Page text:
Scottish action star Gerard Butler plays the brave and determined pilot, Brodie Torrance, in Jean-François Richet’s action thriller, Plane. Forced to preemptively land his commercial aircraft after it suffers mechanical issues during a lightning storm, Torrance pulls out all the stops to keep his passengers safe. Written by Charles Cumming and J.P. Davis, the film combines the best of early action filmmaking with gritty storytelling in a way that will compel viewers to flock to theaters. The film is funny at times and violent in others, but most importantly, it lives up to the standard entertainment factor, yielding the first pleasant surprise of 2023.
The story follows Brodie as he makes a risky landing on a war-torn island in the Sulu Archipelago, resulting in his surviving passengers being taken hostage by threatening rebels. His only hope to save them is Louis Gaspare (Mike Colter), an accused murderer with a history of military training. Louis also happens to be in transport by the FBI as he is considered dangerous, which proves to be useful in the long run. Together, they traverse through the jungle and unknown threats to retrieve the passengers as they await rescue from an unlikely resource.
Set mostly on an aircraft or island, Plane is a result of anxiety-inducing action sequences and fun banter among the film’s two leads. As a whole, Davis and Cumming’s story has a great deal going for it. The script is easy to follow, the stakes are high, and there’s non-stop action to keep viewers entertained. But underneath this adrenaline-powered film lies a story about a regular guy trying to do the right thing with the little resources available to him. And as is, this element makes it easy to cheer for the leads and enjoy some great surprises along the way.
As the film progresses, more limitations become apparent with respect to character depth. For example, it is revealed early on that Butler’s Brodie is trying to get to home to spend New Year’s Eve with his daughter Daniela (Haleigh Hekking). Comments like “I’m glad we’re doing this” from his daughter indicate a reconnection that they’re trying to build. Yet, there aren’t many moments in which the relationship between the pair becomes central to Brodie’s characterization. Incorporating such human elements would have strengthened the script even further — even if used in simple dialogue. It’s a missed opportunity to say the least.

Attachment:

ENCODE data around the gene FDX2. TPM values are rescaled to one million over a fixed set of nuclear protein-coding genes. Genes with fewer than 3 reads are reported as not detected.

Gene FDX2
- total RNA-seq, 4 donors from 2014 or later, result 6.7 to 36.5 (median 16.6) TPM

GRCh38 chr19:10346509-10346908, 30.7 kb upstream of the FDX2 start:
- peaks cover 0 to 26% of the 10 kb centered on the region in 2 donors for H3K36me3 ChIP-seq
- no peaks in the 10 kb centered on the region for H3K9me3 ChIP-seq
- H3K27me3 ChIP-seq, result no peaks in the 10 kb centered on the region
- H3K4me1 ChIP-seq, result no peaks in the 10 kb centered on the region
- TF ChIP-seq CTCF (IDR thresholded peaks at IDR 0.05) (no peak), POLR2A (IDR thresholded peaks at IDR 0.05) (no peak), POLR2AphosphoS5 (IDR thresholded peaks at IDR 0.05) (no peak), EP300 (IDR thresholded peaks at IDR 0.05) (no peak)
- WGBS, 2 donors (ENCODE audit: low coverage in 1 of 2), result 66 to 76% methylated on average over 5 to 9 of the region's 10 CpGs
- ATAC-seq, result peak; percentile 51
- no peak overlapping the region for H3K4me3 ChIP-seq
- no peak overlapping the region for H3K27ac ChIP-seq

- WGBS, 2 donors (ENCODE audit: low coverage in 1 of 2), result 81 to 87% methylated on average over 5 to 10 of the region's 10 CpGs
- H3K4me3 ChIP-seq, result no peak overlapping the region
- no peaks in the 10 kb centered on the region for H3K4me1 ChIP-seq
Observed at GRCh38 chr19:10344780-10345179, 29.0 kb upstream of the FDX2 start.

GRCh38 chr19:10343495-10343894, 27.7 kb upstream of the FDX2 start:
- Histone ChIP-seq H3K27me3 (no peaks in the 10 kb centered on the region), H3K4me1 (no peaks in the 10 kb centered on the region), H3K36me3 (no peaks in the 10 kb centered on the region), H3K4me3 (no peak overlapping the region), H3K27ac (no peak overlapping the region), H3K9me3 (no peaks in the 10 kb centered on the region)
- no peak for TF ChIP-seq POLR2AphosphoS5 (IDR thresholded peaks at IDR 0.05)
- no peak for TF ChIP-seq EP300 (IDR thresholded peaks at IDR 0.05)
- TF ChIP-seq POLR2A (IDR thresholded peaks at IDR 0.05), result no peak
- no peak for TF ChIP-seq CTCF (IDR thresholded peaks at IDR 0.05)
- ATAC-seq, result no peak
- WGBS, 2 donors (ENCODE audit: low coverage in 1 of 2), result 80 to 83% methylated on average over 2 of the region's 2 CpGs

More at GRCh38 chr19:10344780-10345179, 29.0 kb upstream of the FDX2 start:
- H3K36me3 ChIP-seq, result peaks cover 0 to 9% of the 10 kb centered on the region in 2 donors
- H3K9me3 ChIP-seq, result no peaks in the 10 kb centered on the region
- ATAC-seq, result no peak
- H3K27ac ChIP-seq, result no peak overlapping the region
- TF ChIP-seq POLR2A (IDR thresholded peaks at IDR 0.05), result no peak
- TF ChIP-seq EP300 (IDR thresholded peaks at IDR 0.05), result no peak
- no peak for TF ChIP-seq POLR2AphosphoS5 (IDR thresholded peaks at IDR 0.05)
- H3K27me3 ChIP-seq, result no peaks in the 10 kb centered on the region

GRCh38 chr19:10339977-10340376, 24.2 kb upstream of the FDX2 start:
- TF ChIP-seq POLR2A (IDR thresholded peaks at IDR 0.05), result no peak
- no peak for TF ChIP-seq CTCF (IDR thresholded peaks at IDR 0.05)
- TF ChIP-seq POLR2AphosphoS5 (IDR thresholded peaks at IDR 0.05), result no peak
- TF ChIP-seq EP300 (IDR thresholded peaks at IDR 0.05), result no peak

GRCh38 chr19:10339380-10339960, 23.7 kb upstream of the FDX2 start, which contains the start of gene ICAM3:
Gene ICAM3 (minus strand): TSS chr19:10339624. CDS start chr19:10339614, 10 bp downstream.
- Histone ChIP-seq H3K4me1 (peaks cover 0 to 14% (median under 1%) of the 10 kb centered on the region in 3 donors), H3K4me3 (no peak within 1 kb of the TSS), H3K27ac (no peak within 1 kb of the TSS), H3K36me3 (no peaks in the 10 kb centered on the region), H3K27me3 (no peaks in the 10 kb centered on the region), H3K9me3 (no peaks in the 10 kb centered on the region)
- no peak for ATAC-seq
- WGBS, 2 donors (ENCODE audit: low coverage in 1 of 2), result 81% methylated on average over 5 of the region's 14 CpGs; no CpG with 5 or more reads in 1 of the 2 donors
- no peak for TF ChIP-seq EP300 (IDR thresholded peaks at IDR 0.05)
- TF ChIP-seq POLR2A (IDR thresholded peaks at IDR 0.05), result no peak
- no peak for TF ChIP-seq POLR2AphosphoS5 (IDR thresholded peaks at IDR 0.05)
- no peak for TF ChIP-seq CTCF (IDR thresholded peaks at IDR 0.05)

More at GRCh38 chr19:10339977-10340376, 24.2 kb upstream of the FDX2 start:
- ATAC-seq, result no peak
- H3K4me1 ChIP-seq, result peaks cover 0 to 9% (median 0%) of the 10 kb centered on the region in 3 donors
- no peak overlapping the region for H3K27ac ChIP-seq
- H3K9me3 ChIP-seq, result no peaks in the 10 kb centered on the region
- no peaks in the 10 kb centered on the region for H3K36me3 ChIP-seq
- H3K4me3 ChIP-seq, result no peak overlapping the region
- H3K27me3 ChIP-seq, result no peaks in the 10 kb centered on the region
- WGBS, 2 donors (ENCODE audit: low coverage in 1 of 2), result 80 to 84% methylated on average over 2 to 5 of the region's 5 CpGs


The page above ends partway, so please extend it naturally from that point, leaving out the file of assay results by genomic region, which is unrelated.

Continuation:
As a result of some characterization shortcomings, the film tends to lag in its second act. Moments that would have been perfect to understand who Brodie and Louis are as individuals (outside their current circumstances) rarely happen. This introduces some pacing issues that are too obvious to ignore. Still, plenty of compelling moments follow, with brutal scenes to showcase just how dangerous their situation is. Given these various shifts in pacing and flaws within how certain characters are written, the viewing experience for Plane isn’t entirely balanced. Yet, it’s satisfying enough to be a pleasant surprise for audiences.
The latest white-knuckle action thriller from Lionsgate brings a certain rush. From the thrilling plane sequences and combat scenes to the subtle humor throughout, Plane is the kind of mindless entertainment that viewers will welcome to start their new year. There are plenty of stakes throughout this simple story to justify a viewing in theaters thanks to fun surprises within. Additionally, early promises of keeping viewers on the edge of their seat are thoroughly fulfilled from beginning to end. And though it runs out of steam during its second act, Butler and company do everything they can to keep the energy going, closing out the film with a well-earned bang.
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Plane releases in theaters on January 13. The film is 107 minutes long and rated R for violence and language.